Jose Campeny y Santamaria | Spanish, 1865-1922

Born in 1865 in Igualada, near Barcelona, Campeny y Santamaria was a Catalan sculptor who attended the ‘Escuela de Bellas Artes in Barcelona. In 1881, at the age of sixteen, he exhibited at Barcelona’s historic salon, the ‘Sala Pares’. Several years later he moved to Paris where he completed his studies under the patronage of the Muntadas family, major local industrialists. Whilst in Paris he was influenced by the work of Antoine Louis Barye and Emmanuel Fremiet.

Campeny exhibited widely, both in his native Spain and beyond. He was awarded a medal at Barcelona’s Universal Exhibition of 1888, Athens in 1903 and the gold medal at Venice in 1904. An Animalier sculptor, he focused largely on animals in movement or combat. The ‘Catalan Animalier’, his work was seen to epitomise the recurring Catalan theme of the struggle between man and beast.


Campeny was a prolific sculptor, hugely successful in his time, with many industrialists, intellectuals and politicians commissioning works. He completed many public commissions and monuments. In 1911 he won a competition organised by Barcelona City Council to design and create three public fountains in the Eixample district of the city.  One of these is the famous frog ‘La granota’, at the crossroads of Carrer de Còrsega and Diagonal. He has numerous works in the Museums of Modern Art in Barcelona and Madrid. Known as one of the leading Catalan sculptors of his time, his name is now memorialised with the ‘Josep Campeny sculpture prize’, which is awarded to an emerging sculptural talent.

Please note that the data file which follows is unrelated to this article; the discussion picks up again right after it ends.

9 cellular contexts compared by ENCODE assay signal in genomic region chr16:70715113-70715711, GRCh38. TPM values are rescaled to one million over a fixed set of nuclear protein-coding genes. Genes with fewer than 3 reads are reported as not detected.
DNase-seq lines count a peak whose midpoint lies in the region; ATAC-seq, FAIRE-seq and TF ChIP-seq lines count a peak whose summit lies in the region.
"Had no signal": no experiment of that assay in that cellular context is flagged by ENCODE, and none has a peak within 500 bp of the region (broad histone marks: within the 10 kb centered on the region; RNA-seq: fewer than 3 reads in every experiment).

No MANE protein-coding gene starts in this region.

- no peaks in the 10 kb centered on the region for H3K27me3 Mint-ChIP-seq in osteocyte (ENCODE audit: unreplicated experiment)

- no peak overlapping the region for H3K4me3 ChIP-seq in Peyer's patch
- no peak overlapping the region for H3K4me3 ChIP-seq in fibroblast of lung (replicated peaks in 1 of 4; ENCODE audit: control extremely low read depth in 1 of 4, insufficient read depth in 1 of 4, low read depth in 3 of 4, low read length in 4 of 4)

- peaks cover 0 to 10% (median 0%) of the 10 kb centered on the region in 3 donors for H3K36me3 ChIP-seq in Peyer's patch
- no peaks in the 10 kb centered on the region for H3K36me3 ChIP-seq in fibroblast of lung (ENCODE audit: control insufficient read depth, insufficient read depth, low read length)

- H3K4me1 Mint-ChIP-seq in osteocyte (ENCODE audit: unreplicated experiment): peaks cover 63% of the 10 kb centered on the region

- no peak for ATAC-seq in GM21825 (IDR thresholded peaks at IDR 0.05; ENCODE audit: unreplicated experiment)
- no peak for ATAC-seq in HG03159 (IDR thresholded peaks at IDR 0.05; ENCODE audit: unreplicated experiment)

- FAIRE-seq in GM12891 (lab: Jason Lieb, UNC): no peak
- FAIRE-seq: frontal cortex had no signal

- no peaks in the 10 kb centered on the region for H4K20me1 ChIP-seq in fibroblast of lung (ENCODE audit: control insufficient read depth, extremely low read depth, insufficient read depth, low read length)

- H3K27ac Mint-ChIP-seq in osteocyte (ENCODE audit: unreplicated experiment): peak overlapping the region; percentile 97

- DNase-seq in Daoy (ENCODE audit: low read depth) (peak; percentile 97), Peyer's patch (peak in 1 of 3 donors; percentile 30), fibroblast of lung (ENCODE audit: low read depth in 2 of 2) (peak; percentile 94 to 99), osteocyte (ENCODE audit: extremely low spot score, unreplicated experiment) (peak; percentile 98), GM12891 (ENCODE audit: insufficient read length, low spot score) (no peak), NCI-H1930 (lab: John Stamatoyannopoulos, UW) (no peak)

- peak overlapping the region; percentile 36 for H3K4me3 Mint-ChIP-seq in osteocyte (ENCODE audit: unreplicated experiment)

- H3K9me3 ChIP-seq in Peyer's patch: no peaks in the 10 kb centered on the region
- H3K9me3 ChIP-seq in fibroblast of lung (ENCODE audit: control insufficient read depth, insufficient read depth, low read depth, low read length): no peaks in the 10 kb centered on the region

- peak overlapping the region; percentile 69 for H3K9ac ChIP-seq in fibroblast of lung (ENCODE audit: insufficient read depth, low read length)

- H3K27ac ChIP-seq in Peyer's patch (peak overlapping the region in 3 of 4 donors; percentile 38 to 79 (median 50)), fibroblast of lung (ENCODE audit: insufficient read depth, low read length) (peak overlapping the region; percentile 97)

In 1911 he was appointed professor of Barcelona’s School of Arts and Crafts where he worked until his death in 1922.